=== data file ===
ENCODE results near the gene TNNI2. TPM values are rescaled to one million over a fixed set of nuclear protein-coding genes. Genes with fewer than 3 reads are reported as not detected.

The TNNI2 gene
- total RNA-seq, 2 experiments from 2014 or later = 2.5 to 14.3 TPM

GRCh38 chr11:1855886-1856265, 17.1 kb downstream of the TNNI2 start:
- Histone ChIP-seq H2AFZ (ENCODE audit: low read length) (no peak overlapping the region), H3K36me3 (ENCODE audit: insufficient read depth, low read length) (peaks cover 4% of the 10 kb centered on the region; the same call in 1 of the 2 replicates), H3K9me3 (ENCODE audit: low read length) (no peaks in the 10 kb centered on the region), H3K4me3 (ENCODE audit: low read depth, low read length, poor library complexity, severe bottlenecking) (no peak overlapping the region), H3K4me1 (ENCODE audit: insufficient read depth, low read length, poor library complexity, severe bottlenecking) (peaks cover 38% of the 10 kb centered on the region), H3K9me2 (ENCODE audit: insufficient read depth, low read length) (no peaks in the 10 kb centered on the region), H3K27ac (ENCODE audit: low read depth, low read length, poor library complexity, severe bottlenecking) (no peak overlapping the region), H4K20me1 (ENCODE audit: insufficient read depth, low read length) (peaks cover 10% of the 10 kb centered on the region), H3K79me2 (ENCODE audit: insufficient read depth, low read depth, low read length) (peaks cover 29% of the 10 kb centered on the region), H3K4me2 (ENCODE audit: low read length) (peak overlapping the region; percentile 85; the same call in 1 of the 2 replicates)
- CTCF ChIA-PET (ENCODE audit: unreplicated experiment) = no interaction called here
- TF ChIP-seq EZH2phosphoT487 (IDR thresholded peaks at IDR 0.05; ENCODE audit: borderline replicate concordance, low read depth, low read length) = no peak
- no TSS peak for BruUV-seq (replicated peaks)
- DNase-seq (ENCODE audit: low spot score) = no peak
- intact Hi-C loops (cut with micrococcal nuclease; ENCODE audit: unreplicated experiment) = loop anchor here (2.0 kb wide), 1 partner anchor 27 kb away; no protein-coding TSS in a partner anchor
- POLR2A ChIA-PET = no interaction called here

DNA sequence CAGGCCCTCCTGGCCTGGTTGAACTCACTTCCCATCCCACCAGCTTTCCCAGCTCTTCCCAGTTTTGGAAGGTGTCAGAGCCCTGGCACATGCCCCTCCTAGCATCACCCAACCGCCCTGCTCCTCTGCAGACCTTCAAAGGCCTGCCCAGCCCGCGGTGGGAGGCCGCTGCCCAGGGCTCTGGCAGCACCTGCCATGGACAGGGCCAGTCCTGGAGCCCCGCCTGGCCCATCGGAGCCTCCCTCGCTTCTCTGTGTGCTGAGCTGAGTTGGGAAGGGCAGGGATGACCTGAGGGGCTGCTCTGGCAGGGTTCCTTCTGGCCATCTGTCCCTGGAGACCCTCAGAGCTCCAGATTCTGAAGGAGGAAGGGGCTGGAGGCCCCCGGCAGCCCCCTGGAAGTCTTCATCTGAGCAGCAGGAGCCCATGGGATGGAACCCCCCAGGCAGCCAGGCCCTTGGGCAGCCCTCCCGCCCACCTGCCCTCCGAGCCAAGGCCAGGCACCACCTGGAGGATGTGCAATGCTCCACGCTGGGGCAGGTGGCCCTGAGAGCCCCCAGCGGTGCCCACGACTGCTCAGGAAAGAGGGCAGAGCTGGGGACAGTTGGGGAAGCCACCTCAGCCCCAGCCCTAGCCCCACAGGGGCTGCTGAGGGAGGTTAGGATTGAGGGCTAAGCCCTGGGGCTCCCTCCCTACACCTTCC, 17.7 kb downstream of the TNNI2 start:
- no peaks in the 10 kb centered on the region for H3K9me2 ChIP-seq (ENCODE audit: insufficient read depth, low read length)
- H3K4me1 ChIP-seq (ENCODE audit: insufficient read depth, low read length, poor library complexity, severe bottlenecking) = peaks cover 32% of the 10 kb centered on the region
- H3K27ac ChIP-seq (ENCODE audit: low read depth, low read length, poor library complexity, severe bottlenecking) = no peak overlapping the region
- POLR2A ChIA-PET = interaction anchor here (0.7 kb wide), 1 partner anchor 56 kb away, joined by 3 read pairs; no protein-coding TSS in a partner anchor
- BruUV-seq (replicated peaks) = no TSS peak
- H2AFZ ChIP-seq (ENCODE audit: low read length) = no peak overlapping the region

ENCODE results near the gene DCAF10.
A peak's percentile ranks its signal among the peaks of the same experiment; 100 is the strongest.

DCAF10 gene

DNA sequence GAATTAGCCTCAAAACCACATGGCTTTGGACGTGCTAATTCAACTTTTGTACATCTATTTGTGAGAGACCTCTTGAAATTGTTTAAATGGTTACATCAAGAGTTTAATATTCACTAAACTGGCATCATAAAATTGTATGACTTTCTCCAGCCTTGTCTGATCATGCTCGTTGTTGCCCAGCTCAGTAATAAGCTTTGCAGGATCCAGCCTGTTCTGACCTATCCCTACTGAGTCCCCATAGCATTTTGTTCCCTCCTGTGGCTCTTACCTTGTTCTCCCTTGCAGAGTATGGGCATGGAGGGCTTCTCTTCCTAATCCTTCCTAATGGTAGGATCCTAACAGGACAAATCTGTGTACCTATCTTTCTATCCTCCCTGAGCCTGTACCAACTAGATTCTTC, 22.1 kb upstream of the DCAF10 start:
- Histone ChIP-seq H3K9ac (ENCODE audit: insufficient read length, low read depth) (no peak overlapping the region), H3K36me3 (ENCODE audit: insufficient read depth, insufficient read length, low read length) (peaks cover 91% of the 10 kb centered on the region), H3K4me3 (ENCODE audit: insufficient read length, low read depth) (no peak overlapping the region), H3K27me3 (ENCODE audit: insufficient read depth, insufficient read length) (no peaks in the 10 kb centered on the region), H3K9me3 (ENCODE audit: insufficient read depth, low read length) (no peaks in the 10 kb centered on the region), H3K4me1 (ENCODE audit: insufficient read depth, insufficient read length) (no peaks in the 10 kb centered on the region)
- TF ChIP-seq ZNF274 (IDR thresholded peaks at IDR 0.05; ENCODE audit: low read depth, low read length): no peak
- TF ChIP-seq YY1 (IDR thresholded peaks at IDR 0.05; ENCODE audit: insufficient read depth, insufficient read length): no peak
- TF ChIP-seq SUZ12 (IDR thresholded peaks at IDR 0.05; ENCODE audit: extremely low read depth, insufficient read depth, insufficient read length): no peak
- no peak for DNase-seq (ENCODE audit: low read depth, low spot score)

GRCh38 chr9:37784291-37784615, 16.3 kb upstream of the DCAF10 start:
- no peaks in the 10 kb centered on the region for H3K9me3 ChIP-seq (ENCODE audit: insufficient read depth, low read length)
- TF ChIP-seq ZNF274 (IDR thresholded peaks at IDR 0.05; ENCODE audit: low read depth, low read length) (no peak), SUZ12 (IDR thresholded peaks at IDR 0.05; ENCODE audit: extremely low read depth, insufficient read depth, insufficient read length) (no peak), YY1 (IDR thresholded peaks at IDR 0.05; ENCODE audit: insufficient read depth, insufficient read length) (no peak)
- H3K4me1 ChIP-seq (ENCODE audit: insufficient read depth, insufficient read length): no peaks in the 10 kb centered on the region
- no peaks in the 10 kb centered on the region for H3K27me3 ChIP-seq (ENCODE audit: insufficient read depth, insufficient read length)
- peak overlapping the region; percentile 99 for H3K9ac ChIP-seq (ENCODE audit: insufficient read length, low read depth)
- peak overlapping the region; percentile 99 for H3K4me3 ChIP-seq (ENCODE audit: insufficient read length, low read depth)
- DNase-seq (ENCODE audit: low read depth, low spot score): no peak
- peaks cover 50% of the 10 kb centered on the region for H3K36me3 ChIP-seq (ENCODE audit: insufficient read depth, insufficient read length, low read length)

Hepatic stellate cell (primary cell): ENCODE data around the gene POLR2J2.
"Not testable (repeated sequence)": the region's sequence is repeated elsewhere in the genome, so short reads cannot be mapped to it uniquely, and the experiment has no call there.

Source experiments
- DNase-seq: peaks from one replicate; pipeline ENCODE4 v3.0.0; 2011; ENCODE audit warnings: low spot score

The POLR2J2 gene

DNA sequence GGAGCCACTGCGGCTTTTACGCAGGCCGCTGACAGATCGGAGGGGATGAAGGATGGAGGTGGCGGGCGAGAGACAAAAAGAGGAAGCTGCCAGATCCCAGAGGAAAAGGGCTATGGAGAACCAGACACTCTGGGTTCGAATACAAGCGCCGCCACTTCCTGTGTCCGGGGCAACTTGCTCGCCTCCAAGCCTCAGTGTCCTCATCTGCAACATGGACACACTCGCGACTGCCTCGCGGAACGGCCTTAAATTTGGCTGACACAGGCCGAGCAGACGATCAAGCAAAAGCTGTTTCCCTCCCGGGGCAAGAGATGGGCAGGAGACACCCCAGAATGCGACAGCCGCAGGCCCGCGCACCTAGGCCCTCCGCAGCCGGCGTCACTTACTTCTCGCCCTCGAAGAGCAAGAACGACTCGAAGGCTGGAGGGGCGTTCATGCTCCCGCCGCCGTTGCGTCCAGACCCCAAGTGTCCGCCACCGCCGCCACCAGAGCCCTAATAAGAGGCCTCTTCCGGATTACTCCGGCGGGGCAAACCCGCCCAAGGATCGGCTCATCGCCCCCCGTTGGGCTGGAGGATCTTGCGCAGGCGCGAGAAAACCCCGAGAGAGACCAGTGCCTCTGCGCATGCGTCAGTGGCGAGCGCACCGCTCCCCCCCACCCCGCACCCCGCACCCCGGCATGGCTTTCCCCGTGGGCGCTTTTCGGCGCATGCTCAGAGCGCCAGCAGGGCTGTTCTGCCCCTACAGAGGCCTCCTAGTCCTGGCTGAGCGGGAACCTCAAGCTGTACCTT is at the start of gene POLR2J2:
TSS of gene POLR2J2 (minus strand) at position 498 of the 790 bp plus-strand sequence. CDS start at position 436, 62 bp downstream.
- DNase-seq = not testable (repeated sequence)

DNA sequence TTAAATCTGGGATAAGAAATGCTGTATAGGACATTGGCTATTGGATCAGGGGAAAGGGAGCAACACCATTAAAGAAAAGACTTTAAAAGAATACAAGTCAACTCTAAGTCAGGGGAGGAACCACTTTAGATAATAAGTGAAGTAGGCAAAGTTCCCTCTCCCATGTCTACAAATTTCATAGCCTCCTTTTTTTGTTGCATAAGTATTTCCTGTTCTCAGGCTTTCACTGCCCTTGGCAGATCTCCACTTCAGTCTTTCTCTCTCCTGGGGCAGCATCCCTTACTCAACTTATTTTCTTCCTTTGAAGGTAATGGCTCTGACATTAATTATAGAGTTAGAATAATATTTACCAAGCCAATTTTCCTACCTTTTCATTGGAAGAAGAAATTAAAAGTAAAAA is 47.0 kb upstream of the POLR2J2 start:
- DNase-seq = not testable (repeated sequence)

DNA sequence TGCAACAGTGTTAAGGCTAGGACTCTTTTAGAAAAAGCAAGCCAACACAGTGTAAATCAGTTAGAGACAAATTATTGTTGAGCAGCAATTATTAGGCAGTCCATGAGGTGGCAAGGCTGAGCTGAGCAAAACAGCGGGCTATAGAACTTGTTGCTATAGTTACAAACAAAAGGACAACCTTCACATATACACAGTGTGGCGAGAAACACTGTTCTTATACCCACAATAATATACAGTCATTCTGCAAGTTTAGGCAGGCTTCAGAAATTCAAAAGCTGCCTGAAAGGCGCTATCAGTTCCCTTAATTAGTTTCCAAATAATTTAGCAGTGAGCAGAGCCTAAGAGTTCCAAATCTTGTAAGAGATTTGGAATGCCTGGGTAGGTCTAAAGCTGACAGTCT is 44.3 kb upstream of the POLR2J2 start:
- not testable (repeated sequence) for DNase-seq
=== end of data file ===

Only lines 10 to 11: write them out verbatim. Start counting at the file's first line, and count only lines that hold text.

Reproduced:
- intact Hi-C loops (cut with micrococcal nuclease; ENCODE audit: unreplicated experiment) = loop anchor here (2.0 kb wide), 1 partner anchor 27 kb away; no protein-coding TSS in a partner anchor
- POLR2A ChIA-PET = no interaction called here